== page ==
No. 23: Amed Rosario (Cleveland)
There is a non-zero chance that Rosario could hit 15 home runs, steal 19 bases, and bat above .270 like he did in 2019. I mean, it could happen.
It’s just really unlikely. Not only did Rosario disappoint offensively in 2020 by hitting just four home runs and not stealing a single base, he was recently traded to a team who appear to have three middle infielders and only two spots to play them.
My best guess is that Rosario makes it into the lineup every time Cleveland faces a lefty and also whenever someone needs a day off by shifting a few folks around and giving them off days. Unless he outright takes the job from Cesar Hernandez, though, it’s hard to see Rosario playing in more than 100 games.
Even though he could still reach double-digit steals and home runs in that time frame, shallow league players can’t really afford to hold a guy like Rosario on their bench unless there are 10 or more spaces, and then then, I bet there’s something better out there.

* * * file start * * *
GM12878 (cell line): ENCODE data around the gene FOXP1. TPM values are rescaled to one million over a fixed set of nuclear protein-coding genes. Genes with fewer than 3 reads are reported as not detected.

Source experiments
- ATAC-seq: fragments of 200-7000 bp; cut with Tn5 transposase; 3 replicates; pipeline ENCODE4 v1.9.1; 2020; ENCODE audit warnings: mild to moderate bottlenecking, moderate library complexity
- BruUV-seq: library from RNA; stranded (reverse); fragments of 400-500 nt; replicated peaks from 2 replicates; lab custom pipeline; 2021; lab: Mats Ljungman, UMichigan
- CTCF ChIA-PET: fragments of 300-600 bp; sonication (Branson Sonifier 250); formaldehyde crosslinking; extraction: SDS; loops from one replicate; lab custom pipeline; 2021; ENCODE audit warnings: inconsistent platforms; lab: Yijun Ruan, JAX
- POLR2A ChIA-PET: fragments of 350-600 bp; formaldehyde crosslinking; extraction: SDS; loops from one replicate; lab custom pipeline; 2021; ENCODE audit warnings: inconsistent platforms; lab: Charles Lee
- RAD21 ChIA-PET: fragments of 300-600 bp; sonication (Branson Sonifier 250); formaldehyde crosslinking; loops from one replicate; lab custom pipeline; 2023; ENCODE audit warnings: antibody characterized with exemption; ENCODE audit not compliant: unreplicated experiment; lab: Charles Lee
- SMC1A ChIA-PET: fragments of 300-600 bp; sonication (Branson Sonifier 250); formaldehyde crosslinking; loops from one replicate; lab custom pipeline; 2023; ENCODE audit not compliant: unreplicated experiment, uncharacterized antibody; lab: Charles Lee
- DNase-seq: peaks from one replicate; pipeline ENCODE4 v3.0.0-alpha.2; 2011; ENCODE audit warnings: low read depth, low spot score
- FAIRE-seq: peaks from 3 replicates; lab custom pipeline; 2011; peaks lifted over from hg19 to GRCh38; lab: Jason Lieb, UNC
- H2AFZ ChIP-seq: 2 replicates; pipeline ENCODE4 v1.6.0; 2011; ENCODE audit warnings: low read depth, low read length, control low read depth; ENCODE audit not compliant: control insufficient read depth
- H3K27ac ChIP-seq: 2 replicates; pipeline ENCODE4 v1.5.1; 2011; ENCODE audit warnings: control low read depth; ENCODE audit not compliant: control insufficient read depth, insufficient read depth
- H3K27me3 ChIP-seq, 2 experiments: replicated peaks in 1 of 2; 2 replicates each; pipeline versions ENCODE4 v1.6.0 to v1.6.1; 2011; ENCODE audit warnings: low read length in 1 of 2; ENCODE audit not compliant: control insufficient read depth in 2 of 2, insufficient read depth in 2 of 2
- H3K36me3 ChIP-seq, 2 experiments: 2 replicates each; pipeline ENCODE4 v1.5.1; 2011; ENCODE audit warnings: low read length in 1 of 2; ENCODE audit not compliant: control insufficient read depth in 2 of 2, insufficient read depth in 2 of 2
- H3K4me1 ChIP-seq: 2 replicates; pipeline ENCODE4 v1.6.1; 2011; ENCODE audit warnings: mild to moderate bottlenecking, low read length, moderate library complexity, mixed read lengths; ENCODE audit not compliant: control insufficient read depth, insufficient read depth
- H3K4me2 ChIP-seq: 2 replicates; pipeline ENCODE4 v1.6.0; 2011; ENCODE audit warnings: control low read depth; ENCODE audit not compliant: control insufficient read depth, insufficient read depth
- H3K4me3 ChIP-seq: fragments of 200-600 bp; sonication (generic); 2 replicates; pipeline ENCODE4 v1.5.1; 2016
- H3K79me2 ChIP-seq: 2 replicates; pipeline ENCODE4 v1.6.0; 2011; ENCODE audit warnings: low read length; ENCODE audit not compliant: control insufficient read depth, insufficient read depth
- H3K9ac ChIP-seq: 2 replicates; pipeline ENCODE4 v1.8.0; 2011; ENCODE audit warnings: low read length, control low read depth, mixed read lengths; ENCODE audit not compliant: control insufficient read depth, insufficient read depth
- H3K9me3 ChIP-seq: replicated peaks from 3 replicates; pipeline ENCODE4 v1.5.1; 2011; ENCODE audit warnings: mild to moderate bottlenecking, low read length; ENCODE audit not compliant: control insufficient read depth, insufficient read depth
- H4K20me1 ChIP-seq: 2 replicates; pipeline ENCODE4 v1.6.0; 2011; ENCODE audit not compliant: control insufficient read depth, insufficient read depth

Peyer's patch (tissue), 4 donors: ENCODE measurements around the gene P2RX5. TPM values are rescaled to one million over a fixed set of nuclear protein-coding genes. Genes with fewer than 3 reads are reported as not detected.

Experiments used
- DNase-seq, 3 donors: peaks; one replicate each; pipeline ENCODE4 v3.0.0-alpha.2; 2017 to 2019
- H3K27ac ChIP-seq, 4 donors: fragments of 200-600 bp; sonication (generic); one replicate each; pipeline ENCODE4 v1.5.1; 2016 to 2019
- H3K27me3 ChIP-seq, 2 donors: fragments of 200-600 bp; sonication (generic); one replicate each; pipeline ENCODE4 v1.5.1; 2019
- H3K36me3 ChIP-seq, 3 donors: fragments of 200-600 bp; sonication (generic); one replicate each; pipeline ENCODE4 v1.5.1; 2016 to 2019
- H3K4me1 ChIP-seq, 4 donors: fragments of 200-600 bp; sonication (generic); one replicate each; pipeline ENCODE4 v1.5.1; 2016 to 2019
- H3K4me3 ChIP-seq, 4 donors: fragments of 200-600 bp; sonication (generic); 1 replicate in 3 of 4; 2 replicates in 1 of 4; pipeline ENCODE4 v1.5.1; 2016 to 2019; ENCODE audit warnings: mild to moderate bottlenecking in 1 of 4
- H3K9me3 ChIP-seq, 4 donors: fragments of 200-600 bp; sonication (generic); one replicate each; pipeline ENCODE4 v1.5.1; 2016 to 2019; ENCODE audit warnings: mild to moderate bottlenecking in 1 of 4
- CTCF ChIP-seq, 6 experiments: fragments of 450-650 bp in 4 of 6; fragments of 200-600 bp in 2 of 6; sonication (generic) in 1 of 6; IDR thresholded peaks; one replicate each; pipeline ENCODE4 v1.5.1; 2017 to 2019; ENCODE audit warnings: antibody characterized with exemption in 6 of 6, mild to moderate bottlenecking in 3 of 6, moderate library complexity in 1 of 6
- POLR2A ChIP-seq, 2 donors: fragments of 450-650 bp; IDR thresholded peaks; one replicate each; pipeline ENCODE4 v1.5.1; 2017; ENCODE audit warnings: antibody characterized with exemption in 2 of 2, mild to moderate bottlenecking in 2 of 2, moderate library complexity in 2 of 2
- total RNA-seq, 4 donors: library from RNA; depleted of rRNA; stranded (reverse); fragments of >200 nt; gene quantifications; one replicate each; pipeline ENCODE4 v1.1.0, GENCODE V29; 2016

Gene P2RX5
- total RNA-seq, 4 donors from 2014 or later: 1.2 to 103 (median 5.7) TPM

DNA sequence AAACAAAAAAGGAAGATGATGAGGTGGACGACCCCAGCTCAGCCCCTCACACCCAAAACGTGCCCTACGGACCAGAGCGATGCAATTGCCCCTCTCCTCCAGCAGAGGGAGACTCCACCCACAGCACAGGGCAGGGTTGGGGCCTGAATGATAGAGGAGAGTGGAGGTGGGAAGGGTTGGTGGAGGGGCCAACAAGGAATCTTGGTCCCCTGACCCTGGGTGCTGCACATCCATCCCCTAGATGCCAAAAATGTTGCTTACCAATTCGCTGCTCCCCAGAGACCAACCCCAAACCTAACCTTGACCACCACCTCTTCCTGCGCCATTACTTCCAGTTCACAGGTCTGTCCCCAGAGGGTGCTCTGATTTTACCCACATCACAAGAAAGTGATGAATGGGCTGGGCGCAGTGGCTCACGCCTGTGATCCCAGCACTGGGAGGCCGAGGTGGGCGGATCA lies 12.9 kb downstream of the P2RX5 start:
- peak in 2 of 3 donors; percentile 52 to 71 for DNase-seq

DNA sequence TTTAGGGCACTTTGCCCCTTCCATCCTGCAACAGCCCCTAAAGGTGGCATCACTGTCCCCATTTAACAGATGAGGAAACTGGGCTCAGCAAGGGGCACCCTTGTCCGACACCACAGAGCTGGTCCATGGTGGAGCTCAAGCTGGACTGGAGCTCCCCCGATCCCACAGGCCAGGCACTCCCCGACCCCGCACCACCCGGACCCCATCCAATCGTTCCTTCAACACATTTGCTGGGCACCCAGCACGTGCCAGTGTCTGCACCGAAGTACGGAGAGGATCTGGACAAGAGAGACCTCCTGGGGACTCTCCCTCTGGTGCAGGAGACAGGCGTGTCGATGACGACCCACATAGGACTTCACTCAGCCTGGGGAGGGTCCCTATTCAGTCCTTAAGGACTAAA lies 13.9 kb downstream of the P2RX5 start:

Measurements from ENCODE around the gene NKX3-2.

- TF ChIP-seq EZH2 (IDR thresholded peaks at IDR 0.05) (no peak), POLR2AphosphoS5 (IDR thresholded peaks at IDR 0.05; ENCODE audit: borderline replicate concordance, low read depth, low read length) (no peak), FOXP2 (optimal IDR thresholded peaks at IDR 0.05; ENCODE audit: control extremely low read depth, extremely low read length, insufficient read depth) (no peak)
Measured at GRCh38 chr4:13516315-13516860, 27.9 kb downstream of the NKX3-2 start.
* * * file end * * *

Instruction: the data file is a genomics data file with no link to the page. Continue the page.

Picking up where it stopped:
One final note—if Rosario can be traded to the Reds, he would move up several spots on this list. That’s really the ideal landing spot for him and I hope it can get done.
3/26 Update: He could also find time in the outfield with Mercado being demoted, so I’ve moved him up.
No. 24: Willi Castro (Detroit Tigers)
I don’t usually use these percentile rankings from Statcast to make a point, as generally speaking, a lot of the stats are redundant. If you have a high exit velocity, you’re going to have a high Hard Hit rate. If you have a high xwOBA or barrel rate, you’re going to have a high expected batting average and expected slugging percentage. It just doesn’t always provide a variety of information.
And then there’s Castro, who has percentile rankings that befuddle and perplex me:
It’s pretty weird to see such poor exit velocity numbers and such high expected stats and a good barrel rate, but here we are. I kept wondering if I had ever seen this before, and then I realized that I had—Luis Arraez. Arraez has similar career numbers in that he has very low exit velocity but a decent barrel rate and expected stats.
Both hitters hit a lot of grounders and line drives and few fly balls, and generate a ton of singles by getting between the infielders and outfielders. That’s not going to be enough to clear the fences all that often, though, unless you sell out a bit for power when you think you have a good pitch.
Arraez really doesn’t do that, though, and that’s why he never seems to strike out or walk. Castro does sell out, and then proceeds to sometimes hit home runs and also strike out. Unfortunately, because he doesn’t have much stolen base prowess and is extremely risky due to his aggressive approach and limited experience, he’s more of a flyer for me than anything else.